According to state data, less than half of adult Iowans have been fully vaccinated. That’s far short of what experts say is needed for herd immunity.

But that number is much higher for the Meskwaki Nation, where officials estimate more than 70 percent of those eligible who live and work on the settlement are fully vaccinated.

"I'm actually a little surprised to be honest," said Rudy Papakee, the health director of the Meskwaki Tribal Health Center.

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Natalie Krebs
Meskwaki Tribal Council Members Delonda Pushetonequa (left) and Judith Bender have voted to put COVID-19 restrictions on the tribe. They say it's helped curb the spread of the virus.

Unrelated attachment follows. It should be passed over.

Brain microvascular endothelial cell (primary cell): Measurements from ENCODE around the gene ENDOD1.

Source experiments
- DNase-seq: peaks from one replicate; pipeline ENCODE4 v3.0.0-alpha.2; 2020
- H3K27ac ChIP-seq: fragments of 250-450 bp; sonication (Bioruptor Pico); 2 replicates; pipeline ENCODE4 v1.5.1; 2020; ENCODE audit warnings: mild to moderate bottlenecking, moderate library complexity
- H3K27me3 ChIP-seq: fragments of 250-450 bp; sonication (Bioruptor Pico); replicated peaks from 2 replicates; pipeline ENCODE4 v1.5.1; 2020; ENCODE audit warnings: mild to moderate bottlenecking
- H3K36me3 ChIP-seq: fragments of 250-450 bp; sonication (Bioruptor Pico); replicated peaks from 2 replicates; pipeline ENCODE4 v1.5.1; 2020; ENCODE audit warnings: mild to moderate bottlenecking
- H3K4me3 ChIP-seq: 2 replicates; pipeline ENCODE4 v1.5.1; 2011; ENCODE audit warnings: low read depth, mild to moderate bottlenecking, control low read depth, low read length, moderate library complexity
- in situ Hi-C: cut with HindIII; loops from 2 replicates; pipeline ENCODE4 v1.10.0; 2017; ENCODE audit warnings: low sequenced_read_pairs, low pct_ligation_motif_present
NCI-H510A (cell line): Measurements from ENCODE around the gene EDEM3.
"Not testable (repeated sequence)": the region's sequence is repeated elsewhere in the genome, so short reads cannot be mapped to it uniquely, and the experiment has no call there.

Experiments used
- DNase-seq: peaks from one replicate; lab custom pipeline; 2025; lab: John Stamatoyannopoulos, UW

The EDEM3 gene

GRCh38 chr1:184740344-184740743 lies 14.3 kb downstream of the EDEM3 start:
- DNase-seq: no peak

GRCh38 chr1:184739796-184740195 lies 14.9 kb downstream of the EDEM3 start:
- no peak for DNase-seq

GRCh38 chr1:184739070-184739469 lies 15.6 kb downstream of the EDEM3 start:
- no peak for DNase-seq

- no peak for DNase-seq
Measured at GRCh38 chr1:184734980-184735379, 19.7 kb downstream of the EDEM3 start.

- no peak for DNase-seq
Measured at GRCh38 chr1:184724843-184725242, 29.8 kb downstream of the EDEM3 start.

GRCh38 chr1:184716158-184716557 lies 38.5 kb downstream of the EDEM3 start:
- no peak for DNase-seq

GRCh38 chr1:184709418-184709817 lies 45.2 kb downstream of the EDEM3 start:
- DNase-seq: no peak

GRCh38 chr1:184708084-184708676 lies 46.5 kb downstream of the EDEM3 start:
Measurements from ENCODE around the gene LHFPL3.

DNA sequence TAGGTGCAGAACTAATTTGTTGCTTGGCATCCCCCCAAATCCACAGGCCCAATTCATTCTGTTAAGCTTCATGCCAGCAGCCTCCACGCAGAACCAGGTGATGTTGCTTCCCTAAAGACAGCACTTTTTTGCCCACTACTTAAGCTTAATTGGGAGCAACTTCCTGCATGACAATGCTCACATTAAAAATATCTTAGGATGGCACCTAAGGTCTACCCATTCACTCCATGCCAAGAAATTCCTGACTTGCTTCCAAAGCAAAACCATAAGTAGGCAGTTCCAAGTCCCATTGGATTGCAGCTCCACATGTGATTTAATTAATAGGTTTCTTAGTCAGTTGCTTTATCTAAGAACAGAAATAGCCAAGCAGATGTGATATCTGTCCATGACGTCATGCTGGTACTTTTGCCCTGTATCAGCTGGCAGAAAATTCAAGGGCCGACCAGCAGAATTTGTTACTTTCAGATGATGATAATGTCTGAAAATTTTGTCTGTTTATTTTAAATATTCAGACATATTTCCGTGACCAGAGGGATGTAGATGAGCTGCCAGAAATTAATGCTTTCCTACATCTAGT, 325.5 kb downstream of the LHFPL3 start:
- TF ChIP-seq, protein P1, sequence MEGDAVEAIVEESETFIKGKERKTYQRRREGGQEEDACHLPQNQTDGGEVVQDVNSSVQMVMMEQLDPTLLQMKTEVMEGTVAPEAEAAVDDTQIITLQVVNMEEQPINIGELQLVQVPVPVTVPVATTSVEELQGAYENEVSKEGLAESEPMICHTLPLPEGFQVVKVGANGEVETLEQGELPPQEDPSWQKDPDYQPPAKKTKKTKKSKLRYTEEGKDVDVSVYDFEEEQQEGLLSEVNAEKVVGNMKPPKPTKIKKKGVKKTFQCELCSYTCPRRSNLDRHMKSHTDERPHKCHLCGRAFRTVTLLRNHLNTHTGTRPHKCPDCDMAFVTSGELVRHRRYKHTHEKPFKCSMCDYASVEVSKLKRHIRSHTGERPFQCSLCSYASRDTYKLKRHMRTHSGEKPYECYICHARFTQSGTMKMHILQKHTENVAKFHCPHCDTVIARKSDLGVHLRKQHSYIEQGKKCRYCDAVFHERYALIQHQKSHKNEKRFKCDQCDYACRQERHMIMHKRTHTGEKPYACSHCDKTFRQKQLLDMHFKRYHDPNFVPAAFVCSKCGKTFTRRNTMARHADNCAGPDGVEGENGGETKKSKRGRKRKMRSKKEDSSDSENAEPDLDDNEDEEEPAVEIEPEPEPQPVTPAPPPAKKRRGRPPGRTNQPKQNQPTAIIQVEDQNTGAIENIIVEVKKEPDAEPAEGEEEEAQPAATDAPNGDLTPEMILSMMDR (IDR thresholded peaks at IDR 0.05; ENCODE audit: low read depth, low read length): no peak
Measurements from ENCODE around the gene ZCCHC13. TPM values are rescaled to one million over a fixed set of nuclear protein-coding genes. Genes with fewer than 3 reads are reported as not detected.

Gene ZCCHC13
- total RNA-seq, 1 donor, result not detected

"I didn't expect our numbers to be this high this quick, I thought, eventually we'd start, you know, we'd hit a plateau, or we're trying to build upon those numbers. But we actually had a pretty, in my opinion, a pretty substantial number from the very beginning."

As Iowa’s only federally-recognized tribe, Meskwaki Nation leaders faced a unique choice last fall. They could get the vaccine through the state of Iowa or the federal government’s Indian Health Service.

Papakee said the tribe chose the feds.

"I just thought the connection with Indian Health Service was going to get much stronger," he said. "They made some promises right from the beginning that once we get it, we'll get it to your hands as quickly as we can."